# Ultra-Narrowband Filtering

In May 2018 a new patent was filed on an ultra-narrowband filtering technique. This generalizes some of the previous Prism-based filtering work by defining a generic bandpass filter design, created from 3 pairs of Prisms. For desired central frequency c Hz and passband bandwidth b Hz, simple formulae may be used to calculate the corresponding values of m and h for each of the six filters.

The frequency response of the filter is shown below, Here the bandwidth is defined such that the relative gain in the region [-b/2, + b/2] remains within the range -3 … 0 dB. In other words, the region of length b Hz, centred on c Hz, has a relative gain always in excess of -3dB. Given this definition of b, other characteristics of the filter are readily defined, as follows:

•        The gain drops to -40 dB at ± 1.55 b Hz

•        The gain drops to -80 dB at ± 2.42 b Hz The design procedure works well in practice. For example, the figure below show both the theoretical design and the actual numerical performance of a Prism-based bandpass filter with the following criteria: sample rate = 40 MHz, central frequency = 1 MHz, bandwidth = 10 Hz. There are two aspects of this design process that are particularly useful. Firstly, note the filter length is approximately 7.7 million samples. Despite this length, the filter design is effectively instantaneous, because the equivalent of the filter coefficients are simply linearly spaced sine and cosine values corresponding to the m and h values for each of the six Prisms. So, arbitrarily long filters can be designed in real time using a simple procedure. Secondly, the filtering calculation is fast, despite the filter length. This filter required 0.39 ms per sample to execute, using a single thread on an Intel Xeon E5-2630 processor, running at 2.3 GHz, and with 32 Gb RAM. The evaluation of a conventional, non-recursive, 7.7 million sample FIR filter in 0.39 ms would require a computational load (based on 2 x filter length/computer time per sample) of 39 Teraflop/s. This illustrates the computational efficiency provided by Prism signal processing. Larger filters have been simulated on the same PC: the only limitation is available memory.

In further work, this filter design procedure has been implemented in a demonstrator system consisting of a host PC and an FPGA card, which implements the Prism filters. This work has been carried out with the assistance of Entegra who loaned equipment and implemented the FPGA programming.

The figure below outlines the implementation: In addition to the six filter Prisms, the FPGA includes a tracker Prism so that the PC host can perform frequency/amplitude/phase calculations on the filter output. The FPGA accesses the PC memory to enable large Prism filters to be stored and operated. A PC-based user interface facilitates the design and instantiation of new filters.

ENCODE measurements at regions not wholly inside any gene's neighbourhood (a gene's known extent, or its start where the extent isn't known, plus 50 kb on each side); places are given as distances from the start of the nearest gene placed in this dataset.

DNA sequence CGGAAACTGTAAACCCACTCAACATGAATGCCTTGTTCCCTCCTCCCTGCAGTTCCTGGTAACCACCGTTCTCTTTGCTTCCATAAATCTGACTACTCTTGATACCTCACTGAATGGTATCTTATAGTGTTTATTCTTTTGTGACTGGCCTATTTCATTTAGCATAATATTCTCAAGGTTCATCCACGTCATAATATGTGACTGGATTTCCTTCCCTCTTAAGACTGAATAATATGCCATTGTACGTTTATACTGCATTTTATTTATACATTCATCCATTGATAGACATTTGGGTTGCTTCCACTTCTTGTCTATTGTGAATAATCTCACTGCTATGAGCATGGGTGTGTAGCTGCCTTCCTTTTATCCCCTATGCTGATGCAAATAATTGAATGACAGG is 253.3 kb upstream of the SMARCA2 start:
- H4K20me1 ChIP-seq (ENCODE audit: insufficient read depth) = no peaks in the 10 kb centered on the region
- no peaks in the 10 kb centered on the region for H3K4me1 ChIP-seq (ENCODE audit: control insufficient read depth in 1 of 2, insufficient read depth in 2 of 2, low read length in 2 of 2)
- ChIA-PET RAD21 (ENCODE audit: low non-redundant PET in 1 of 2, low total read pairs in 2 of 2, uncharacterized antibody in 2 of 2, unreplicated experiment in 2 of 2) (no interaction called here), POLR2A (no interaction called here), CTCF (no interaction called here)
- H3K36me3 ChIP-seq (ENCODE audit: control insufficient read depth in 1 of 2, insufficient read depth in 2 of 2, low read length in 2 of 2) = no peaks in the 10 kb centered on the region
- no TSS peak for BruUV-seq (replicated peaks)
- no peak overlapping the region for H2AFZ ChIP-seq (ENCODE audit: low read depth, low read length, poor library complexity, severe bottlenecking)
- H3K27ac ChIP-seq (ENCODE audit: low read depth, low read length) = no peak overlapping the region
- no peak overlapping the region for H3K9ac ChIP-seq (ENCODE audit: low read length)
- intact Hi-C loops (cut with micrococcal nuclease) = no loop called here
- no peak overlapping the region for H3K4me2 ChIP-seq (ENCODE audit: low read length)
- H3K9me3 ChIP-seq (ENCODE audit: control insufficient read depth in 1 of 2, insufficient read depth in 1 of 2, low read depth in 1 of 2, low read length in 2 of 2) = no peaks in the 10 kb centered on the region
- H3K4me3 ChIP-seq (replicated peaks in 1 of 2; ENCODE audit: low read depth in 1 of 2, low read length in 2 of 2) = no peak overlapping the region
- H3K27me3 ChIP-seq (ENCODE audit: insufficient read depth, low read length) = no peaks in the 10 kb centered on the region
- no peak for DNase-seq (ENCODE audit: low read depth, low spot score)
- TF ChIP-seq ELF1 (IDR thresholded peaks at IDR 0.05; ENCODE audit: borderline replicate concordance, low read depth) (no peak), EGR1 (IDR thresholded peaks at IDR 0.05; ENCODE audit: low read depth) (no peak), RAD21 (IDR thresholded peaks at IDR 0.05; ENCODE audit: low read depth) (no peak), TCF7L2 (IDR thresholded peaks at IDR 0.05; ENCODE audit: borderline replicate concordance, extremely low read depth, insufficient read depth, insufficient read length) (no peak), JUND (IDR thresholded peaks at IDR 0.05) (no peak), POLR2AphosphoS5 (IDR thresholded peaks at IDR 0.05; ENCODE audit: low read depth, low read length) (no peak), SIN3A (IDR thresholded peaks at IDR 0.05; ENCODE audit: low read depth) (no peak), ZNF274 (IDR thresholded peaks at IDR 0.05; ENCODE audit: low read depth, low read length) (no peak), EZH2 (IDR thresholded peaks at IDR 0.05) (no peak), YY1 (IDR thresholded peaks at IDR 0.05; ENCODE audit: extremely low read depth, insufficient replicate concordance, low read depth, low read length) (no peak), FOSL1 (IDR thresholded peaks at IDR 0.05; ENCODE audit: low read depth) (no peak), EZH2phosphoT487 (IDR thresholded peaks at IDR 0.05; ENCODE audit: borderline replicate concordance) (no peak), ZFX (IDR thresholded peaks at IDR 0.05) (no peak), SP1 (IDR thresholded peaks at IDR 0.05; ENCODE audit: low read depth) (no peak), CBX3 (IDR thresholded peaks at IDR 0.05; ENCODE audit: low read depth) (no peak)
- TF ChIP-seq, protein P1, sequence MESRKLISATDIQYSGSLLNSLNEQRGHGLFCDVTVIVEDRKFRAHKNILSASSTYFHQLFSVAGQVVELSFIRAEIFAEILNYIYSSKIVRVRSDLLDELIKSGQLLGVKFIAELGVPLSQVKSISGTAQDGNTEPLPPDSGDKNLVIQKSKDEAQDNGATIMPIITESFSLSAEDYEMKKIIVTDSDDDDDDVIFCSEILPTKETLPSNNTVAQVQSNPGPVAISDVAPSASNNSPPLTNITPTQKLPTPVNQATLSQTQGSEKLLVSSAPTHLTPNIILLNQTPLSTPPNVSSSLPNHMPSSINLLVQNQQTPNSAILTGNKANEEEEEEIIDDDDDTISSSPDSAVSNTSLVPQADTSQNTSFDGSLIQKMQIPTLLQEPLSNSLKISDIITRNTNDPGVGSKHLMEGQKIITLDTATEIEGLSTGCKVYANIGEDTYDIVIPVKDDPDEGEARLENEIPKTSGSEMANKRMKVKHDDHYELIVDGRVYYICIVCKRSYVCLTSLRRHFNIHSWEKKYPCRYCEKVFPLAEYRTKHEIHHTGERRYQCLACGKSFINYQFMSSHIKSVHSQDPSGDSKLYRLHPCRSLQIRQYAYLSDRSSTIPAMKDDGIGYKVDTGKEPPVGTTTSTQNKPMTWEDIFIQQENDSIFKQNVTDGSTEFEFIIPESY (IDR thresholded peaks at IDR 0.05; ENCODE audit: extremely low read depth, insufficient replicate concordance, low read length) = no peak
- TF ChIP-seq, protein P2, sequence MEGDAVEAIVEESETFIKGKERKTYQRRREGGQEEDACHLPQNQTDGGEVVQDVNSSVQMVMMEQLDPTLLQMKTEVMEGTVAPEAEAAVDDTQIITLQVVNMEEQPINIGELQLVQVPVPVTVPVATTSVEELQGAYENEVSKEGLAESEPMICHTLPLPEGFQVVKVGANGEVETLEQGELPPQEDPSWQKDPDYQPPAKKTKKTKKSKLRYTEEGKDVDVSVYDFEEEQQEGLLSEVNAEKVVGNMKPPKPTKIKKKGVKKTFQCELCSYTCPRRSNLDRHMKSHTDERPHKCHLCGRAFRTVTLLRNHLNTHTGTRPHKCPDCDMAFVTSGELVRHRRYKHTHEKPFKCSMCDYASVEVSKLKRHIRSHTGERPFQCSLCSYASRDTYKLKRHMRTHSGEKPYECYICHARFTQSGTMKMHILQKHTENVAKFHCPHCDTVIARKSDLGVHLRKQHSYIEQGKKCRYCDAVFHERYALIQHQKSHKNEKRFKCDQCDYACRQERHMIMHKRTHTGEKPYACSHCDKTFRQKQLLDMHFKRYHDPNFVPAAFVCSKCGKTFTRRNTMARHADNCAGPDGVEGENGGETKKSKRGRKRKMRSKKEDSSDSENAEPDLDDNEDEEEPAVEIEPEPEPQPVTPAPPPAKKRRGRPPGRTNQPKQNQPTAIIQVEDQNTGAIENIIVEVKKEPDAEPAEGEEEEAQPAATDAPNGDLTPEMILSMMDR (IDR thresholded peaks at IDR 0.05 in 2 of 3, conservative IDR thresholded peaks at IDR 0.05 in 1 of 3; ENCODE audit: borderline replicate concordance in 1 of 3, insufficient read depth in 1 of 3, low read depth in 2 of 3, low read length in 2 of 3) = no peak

An example of the experimental results obtained from the system is shown below. Here, the sampling rate is 2 MHz, the central frequency is 5000 Hz, and the passband bandwidth is 0.02 Hz. This results in a bandpass filter of order 192 million, and an equivalent DSP performance of 384 TMAC/s. Note that this significantly exceeds the nominal maximum DSP performance of the Artix-7 FPGA used, which is approximately 1 TMAC/s. This higher performance arises from the recursive FIR calculation used in Prism signal processing.

The input signal, obtained using a signal generator, consists of a desired frequency component at 5000 Hz, with an amplitude of 1 mV zero-peak, combined with an interference signal at 5000.1 Hz (i.e. at a distance 5b from the central frequency, c) with an amplitude of 1 V zero-peak (i.e. 1000 times greater than the adjacent signal component to be tracked).

The figure below shows the frequency spectrum of the combined input signal around the central frequency 5000 Hz; the two adjacent frequency components with their respective amplitudes are clearly discernable. The next graph shows the frequency spectrum of the bandpass filtered signal. The noise floor, which in the figure above is steady at around 1e-5 V, has dropped to around 1e-8 V at a distance of  0.5 Hz or greater from c. As intended, the interfering signal at 5000.1 Hz has been effectively attenuated, leaving the desired signal component at 5000Hz as the highest peak. Finally, the figure below shows the amplitude of the 5000 Hz component calculated by an RST (which uses the outputs of the FPGA-based tracker Prism). The amplitude remains with 5% of its nominal value of 1 mV. This work has been submitted in papers to a forthcoming conference, which include further examples, such as tracking dynamic change in the desired frequency component after narrowband filtering.